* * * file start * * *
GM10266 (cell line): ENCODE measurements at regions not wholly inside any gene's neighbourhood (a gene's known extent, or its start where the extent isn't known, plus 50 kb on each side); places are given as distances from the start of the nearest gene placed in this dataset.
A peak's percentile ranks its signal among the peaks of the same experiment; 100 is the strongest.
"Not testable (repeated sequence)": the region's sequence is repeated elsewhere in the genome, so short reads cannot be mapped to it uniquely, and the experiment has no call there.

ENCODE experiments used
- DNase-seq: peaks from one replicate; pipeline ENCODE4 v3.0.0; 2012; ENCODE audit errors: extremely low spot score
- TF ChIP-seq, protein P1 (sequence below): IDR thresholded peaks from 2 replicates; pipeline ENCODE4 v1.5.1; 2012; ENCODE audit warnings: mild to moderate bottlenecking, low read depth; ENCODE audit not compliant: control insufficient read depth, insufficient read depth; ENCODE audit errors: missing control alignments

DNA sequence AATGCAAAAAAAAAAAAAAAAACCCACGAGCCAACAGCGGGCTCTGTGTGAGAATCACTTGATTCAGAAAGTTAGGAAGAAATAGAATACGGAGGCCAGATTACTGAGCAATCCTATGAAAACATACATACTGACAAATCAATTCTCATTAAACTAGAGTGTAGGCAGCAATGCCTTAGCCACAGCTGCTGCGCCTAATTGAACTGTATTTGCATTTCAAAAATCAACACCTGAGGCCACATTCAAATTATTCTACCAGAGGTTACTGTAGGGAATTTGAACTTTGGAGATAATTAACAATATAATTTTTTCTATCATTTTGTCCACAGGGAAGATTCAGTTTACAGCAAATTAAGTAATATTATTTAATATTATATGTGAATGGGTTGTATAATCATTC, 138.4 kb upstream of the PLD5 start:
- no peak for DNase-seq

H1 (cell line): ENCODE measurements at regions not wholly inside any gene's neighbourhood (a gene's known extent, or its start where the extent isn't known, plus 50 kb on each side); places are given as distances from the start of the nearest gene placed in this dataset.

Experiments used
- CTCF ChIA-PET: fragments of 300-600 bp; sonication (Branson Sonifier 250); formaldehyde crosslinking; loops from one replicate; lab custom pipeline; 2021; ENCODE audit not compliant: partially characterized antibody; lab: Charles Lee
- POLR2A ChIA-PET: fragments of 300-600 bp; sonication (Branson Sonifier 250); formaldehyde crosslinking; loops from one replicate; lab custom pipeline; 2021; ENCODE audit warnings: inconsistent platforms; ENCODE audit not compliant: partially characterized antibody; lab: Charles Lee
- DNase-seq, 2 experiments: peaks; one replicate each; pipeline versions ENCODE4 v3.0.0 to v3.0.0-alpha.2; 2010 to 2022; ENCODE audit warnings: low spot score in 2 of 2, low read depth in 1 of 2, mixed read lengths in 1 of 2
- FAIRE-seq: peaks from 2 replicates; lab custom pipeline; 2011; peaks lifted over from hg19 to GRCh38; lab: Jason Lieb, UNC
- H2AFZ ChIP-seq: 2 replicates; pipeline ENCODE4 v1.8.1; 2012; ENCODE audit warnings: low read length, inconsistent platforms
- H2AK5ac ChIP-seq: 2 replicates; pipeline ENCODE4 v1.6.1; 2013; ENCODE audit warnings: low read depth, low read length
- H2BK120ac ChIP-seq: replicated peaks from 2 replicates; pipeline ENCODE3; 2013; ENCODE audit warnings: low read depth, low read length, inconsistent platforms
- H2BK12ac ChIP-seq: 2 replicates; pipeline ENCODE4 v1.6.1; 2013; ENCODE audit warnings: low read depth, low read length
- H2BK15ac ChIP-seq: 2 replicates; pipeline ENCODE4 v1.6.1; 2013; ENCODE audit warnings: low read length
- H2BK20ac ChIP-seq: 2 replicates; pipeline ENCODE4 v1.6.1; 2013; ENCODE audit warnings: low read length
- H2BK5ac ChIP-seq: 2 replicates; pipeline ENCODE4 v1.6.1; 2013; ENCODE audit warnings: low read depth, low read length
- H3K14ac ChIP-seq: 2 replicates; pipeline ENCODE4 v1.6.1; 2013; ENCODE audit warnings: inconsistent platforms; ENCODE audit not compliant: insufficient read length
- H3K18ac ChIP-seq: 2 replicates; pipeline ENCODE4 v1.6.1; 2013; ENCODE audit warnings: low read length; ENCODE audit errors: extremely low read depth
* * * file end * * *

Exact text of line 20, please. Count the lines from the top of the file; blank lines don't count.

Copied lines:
- H2BK20ac ChIP-seq: 2 replicates; pipeline ENCODE4 v1.6.1; 2013; ENCODE audit warnings: low read length